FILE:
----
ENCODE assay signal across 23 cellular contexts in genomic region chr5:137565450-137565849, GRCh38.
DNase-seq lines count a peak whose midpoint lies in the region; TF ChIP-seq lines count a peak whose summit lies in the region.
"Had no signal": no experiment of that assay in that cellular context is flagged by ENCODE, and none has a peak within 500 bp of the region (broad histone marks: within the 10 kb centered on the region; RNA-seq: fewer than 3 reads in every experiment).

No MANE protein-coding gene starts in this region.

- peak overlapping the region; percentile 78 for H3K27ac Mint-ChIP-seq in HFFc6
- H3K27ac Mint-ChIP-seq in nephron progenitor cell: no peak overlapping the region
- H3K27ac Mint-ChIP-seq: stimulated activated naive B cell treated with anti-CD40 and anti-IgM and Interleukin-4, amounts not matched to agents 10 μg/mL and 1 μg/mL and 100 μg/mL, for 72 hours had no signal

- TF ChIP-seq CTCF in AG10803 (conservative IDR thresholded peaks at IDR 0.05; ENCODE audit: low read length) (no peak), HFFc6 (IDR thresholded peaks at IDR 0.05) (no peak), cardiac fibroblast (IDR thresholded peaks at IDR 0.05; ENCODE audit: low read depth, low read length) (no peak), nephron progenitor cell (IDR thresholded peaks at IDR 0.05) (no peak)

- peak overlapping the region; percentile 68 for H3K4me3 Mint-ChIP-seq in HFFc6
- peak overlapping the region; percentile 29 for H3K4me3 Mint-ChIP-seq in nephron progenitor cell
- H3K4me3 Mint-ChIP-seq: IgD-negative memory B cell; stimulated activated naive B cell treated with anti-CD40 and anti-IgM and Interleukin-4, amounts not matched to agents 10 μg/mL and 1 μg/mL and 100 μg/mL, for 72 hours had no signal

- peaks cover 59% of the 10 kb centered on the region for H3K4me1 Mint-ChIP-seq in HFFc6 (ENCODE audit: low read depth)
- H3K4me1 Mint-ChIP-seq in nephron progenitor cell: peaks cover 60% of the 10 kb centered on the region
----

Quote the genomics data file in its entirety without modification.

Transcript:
ENCODE assay signal across 23 cellular contexts in genomic region chr5:137565450-137565849, GRCh38.
DNase-seq lines count a peak whose midpoint lies in the region; TF ChIP-seq lines count a peak whose summit lies in the region.
"Had no signal": no experiment of that assay in that cellular context is flagged by ENCODE, and none has a peak within 500 bp of the region (broad histone marks: within the 10 kb centered on the region; RNA-seq: fewer than 3 reads in every experiment).

No MANE protein-coding gene starts in this region.

- peak overlapping the region; percentile 78 for H3K27ac Mint-ChIP-seq in HFFc6
- H3K27ac Mint-ChIP-seq in nephron progenitor cell: no peak overlapping the region
- H3K27ac Mint-ChIP-seq: stimulated activated naive B cell treated with anti-CD40 and anti-IgM and Interleukin-4, amounts not matched to agents 10 μg/mL and 1 μg/mL and 100 μg/mL, for 72 hours had no signal

- TF ChIP-seq CTCF in AG10803 (conservative IDR thresholded peaks at IDR 0.05; ENCODE audit: low read length) (no peak), HFFc6 (IDR thresholded peaks at IDR 0.05) (no peak), cardiac fibroblast (IDR thresholded peaks at IDR 0.05; ENCODE audit: low read depth, low read length) (no peak), nephron progenitor cell (IDR thresholded peaks at IDR 0.05) (no peak)

- peak overlapping the region; percentile 68 for H3K4me3 Mint-ChIP-seq in HFFc6
- peak overlapping the region; percentile 29 for H3K4me3 Mint-ChIP-seq in nephron progenitor cell
- H3K4me3 Mint-ChIP-seq: IgD-negative memory B cell; stimulated activated naive B cell treated with anti-CD40 and anti-IgM and Interleukin-4, amounts not matched to agents 10 μg/mL and 1 μg/mL and 100 μg/mL, for 72 hours had no signal

- peaks cover 59% of the 10 kb centered on the region for H3K4me1 Mint-ChIP-seq in HFFc6 (ENCODE audit: low read depth)
- H3K4me1 Mint-ChIP-seq in nephron progenitor cell: peaks cover 60% of the 10 kb centered on the region